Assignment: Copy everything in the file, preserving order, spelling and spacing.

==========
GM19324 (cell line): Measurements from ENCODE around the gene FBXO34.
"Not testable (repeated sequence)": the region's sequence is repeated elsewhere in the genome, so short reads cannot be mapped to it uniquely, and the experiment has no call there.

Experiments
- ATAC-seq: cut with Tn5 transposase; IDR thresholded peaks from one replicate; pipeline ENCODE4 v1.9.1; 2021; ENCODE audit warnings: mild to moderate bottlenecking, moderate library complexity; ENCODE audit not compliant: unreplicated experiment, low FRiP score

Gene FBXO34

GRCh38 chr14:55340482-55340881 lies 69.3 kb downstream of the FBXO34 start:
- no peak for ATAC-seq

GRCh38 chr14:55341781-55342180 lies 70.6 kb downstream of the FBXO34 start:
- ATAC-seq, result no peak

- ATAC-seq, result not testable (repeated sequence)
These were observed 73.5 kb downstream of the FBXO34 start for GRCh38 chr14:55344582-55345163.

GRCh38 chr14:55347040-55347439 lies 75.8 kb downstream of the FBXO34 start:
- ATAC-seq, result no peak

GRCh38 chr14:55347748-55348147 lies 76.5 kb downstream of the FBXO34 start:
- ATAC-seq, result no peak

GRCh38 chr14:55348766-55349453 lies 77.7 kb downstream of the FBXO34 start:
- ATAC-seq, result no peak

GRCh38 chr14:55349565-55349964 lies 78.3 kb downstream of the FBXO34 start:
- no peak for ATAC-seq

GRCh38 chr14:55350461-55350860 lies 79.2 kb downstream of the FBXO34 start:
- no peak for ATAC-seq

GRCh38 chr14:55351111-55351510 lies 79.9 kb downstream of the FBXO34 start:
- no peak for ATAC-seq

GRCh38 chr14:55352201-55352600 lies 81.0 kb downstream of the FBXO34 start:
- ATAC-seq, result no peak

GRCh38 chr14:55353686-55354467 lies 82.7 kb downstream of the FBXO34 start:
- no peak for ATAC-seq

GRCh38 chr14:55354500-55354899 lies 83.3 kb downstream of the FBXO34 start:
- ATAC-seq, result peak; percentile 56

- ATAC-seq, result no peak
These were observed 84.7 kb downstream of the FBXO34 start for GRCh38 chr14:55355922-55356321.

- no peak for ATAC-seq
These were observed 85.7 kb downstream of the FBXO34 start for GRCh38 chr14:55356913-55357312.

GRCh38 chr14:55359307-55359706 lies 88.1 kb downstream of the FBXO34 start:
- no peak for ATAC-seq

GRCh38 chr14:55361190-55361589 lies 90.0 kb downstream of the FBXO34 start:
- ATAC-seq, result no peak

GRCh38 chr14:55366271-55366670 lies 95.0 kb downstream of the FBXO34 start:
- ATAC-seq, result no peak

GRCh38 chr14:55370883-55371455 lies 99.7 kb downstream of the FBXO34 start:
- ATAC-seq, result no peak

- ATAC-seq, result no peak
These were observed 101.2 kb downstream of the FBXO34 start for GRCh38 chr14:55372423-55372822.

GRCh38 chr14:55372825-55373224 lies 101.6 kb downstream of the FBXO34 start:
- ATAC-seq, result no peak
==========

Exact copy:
GM19324 (cell line): Measurements from ENCODE around the gene FBXO34.
"Not testable (repeated sequence)": the region's sequence is repeated elsewhere in the genome, so short reads cannot be mapped to it uniquely, and the experiment has no call there.

Experiments
- ATAC-seq: cut with Tn5 transposase; IDR thresholded peaks from one replicate; pipeline ENCODE4 v1.9.1; 2021; ENCODE audit warnings: mild to moderate bottlenecking, moderate library complexity; ENCODE audit not compliant: unreplicated experiment, low FRiP score

Gene FBXO34

GRCh38 chr14:55340482-55340881 lies 69.3 kb downstream of the FBXO34 start:
- no peak for ATAC-seq

GRCh38 chr14:55341781-55342180 lies 70.6 kb downstream of the FBXO34 start:
- ATAC-seq, result no peak

- ATAC-seq, result not testable (repeated sequence)
These were observed 73.5 kb downstream of the FBXO34 start for GRCh38 chr14:55344582-55345163.

GRCh38 chr14:55347040-55347439 lies 75.8 kb downstream of the FBXO34 start:
- ATAC-seq, result no peak

GRCh38 chr14:55347748-55348147 lies 76.5 kb downstream of the FBXO34 start:
- ATAC-seq, result no peak

GRCh38 chr14:55348766-55349453 lies 77.7 kb downstream of the FBXO34 start:
- ATAC-seq, result no peak

GRCh38 chr14:55349565-55349964 lies 78.3 kb downstream of the FBXO34 start:
- no peak for ATAC-seq

GRCh38 chr14:55350461-55350860 lies 79.2 kb downstream of the FBXO34 start:
- no peak for ATAC-seq

GRCh38 chr14:55351111-55351510 lies 79.9 kb downstream of the FBXO34 start:
- no peak for ATAC-seq

GRCh38 chr14:55352201-55352600 lies 81.0 kb downstream of the FBXO34 start:
- ATAC-seq, result no peak

GRCh38 chr14:55353686-55354467 lies 82.7 kb downstream of the FBXO34 start:
- no peak for ATAC-seq

GRCh38 chr14:55354500-55354899 lies 83.3 kb downstream of the FBXO34 start:
- ATAC-seq, result peak; percentile 56

- ATAC-seq, result no peak
These were observed 84.7 kb downstream of the FBXO34 start for GRCh38 chr14:55355922-55356321.

- no peak for ATAC-seq
These were observed 85.7 kb downstream of the FBXO34 start for GRCh38 chr14:55356913-55357312.

GRCh38 chr14:55359307-55359706 lies 88.1 kb downstream of the FBXO34 start:
- no peak for ATAC-seq

GRCh38 chr14:55361190-55361589 lies 90.0 kb downstream of the FBXO34 start:
- ATAC-seq, result no peak

GRCh38 chr14:55366271-55366670 lies 95.0 kb downstream of the FBXO34 start:
- ATAC-seq, result no peak

GRCh38 chr14:55370883-55371455 lies 99.7 kb downstream of the FBXO34 start:
- ATAC-seq, result no peak

- ATAC-seq, result no peak
These were observed 101.2 kb downstream of the FBXO34 start for GRCh38 chr14:55372423-55372822.

GRCh38 chr14:55372825-55373224 lies 101.6 kb downstream of the FBXO34 start:
- ATAC-seq, result no peak